Crooked Printers

G4S Warning: Cargo Thieves Using 3D Printing


Security company G4S says criminal gangs are using 3D printed security devices to steal cargo, and the crimes are impossible to detect.

Multinational security service company G4S have issued a warning about thieves who are using 3D printed security devices to disguise cargo thefts.

Crimes are committed by using 3D printers to create counterfeit copies of security devices, such as ISO 17712 high security cargo seals, locks or padlocks.

G4S have warned that by using 3D printing, thieves are able to create these counterfeit copies in as little as ten minutes. A spokesperson for the company told Securing Industry that:

“For a few hundred dollars, a person can purchase a 3D scanner that eliminates the need to understand computer-aided design and can not only provide the dimensions for any item but also creates the CAD technical specifications needed to produce a near-perfect replica.”

A further complication with these 3D printed forgeries is that any signs of tampering are hidden, making identifying the location or time of the theft extremely difficult.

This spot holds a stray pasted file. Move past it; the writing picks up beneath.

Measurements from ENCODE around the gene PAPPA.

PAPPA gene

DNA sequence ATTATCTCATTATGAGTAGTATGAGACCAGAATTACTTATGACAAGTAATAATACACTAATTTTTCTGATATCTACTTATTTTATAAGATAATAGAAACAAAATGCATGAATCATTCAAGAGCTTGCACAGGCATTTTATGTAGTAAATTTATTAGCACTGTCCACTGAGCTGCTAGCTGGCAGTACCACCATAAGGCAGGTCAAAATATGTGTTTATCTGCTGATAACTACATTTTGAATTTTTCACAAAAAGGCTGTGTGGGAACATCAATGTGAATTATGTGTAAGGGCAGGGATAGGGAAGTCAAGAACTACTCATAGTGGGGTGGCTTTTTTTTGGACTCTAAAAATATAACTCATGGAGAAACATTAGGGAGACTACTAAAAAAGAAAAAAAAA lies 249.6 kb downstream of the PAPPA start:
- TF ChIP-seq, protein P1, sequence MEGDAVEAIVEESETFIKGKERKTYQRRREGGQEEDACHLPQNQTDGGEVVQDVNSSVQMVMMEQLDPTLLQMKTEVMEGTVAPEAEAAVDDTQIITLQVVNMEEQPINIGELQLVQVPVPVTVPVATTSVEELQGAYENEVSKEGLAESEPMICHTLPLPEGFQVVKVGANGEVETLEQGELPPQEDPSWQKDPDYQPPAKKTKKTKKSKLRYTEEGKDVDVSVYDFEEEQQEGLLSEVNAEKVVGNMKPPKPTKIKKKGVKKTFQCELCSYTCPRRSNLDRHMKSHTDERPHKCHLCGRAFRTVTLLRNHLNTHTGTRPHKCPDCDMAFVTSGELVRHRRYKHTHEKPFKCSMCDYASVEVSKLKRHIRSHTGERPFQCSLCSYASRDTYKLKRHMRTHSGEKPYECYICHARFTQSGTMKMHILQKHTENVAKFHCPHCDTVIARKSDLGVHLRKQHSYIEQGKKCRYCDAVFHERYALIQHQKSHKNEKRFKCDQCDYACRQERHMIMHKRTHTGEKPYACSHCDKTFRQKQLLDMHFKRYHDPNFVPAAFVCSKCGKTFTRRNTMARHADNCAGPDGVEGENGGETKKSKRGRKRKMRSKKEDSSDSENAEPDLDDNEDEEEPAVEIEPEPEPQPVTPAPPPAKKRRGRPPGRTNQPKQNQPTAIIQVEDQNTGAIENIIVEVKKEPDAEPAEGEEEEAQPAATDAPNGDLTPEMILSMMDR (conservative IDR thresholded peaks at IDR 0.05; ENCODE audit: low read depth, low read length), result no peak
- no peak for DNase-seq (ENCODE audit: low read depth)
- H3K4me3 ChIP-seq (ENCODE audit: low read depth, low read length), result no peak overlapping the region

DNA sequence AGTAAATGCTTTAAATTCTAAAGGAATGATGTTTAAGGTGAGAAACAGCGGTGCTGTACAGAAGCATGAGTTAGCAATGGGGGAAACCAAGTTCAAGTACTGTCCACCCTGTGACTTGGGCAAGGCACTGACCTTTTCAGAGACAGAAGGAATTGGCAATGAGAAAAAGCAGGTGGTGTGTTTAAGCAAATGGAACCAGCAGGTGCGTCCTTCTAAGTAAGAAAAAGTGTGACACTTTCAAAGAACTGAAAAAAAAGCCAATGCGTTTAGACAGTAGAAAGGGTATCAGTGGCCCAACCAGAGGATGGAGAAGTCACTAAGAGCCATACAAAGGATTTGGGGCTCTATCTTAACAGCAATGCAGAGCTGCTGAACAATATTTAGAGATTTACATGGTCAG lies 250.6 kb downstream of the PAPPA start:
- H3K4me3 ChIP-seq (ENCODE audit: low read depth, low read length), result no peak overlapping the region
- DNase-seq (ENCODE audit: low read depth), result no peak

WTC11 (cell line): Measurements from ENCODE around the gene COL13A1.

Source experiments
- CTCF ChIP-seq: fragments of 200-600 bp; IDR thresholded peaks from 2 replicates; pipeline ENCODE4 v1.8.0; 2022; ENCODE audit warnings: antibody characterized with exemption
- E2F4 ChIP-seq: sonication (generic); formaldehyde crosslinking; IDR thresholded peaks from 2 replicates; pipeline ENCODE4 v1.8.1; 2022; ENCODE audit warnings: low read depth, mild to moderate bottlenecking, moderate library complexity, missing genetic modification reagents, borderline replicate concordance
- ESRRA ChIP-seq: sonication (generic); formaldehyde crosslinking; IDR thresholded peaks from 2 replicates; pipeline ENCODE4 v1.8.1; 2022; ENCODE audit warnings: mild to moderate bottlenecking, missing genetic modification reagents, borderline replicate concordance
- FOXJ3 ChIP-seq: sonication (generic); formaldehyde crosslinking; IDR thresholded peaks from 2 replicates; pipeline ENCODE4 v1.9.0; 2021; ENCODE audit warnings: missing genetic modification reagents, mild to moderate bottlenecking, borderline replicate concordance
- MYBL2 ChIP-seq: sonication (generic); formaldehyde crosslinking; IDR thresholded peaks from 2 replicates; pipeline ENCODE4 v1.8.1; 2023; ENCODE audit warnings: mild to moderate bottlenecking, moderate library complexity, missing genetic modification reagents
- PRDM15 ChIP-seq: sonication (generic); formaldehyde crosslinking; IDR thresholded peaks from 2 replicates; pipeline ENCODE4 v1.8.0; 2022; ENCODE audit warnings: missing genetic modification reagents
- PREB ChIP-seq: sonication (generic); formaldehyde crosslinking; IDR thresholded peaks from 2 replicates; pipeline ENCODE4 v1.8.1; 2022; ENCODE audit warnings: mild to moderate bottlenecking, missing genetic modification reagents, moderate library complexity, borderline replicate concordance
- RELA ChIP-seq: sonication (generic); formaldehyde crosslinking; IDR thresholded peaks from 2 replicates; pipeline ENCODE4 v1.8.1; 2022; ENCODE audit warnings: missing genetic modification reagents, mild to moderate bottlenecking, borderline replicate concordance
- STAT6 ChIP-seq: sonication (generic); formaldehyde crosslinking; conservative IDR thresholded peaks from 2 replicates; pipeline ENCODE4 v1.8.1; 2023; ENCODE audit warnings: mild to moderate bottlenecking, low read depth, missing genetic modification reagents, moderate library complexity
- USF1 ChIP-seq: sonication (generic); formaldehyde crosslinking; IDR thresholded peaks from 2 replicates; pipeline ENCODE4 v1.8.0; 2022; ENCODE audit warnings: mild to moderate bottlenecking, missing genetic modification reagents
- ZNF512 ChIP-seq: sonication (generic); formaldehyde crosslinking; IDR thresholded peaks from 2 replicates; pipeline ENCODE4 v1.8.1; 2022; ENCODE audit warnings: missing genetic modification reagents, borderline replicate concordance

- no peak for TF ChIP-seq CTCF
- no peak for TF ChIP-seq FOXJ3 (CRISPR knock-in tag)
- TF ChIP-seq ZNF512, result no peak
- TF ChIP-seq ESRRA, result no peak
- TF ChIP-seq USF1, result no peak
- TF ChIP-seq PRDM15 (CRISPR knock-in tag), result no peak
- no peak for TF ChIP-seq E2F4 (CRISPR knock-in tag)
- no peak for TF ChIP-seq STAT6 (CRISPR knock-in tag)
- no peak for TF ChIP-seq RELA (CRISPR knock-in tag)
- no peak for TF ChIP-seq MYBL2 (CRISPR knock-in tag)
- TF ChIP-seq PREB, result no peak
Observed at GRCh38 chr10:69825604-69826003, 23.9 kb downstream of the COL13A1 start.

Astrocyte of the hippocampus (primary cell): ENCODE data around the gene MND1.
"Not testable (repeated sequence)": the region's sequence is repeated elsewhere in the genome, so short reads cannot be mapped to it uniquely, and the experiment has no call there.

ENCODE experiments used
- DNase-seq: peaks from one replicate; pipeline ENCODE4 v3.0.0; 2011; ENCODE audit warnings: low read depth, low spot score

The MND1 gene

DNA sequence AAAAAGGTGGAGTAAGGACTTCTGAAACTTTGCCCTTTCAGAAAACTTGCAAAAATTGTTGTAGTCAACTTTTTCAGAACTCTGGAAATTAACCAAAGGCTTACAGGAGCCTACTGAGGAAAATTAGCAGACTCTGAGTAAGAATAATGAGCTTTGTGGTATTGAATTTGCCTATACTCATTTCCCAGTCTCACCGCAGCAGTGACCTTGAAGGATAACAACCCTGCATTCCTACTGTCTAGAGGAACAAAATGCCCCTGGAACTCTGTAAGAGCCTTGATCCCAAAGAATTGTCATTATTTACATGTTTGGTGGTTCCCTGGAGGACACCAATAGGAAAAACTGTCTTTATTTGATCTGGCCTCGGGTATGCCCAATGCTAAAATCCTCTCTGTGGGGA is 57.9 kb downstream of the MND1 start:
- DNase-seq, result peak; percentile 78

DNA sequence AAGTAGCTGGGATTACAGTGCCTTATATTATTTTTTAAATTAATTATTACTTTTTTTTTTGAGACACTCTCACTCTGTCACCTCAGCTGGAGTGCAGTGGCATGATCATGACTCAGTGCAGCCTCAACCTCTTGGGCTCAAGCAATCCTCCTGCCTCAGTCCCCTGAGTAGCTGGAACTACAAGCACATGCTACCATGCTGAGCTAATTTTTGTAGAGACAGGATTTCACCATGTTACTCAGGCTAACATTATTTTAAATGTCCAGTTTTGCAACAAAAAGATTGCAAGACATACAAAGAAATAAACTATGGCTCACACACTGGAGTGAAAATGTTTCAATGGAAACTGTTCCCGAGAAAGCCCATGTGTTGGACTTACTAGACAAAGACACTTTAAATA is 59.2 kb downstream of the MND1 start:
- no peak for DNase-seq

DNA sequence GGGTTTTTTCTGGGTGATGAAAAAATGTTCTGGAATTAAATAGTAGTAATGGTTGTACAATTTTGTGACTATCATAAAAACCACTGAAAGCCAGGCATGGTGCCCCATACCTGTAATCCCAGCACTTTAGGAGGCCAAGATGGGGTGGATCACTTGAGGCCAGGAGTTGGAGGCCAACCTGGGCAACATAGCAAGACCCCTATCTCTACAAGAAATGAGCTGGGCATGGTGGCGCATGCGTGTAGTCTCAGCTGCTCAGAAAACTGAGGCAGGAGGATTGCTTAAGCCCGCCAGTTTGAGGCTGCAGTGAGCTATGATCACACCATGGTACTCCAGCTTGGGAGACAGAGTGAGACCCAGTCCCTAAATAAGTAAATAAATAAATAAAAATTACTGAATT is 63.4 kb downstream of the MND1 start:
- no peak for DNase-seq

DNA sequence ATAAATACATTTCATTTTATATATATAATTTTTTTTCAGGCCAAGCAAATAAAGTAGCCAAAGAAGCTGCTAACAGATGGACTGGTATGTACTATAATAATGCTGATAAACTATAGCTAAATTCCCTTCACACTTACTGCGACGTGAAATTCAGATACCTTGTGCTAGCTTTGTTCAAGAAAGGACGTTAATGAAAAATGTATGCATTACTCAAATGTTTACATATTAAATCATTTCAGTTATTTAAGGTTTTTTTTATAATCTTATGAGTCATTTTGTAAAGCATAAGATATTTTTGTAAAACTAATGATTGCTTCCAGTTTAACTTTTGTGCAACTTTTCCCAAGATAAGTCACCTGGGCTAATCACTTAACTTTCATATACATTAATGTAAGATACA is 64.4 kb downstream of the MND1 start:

Examples of 3D Printing used in Theft

Last year a pharma shipment from a Swiss freight forwarding and logistics company container was reportedly targeted using this method.

In a separate event, CAD master files were posted online allowing anyone with a 3D printer to create keys to open any Transportation Security Administration (TSA) approved locks.

G4S said: “It is important that companies recognize that this new threat means they need to improve their supply chain security and lower their vulnerability to this emerging threat.”

The security service company also give advice on the measures which shippers can take in order to protect their shipments from this crime.

Suggested strategies include placing and monitoring GPS devices in cargo, installing motion-activated cameras within the vehicles, and alternating the colors of ISO 17712 seals, issuing them in random order.

As well as these precautions, G4S claim that it is wise for any employees to be trained on procedures for controlling, affixing, removal, and recognition of true and counterfeit high security seals.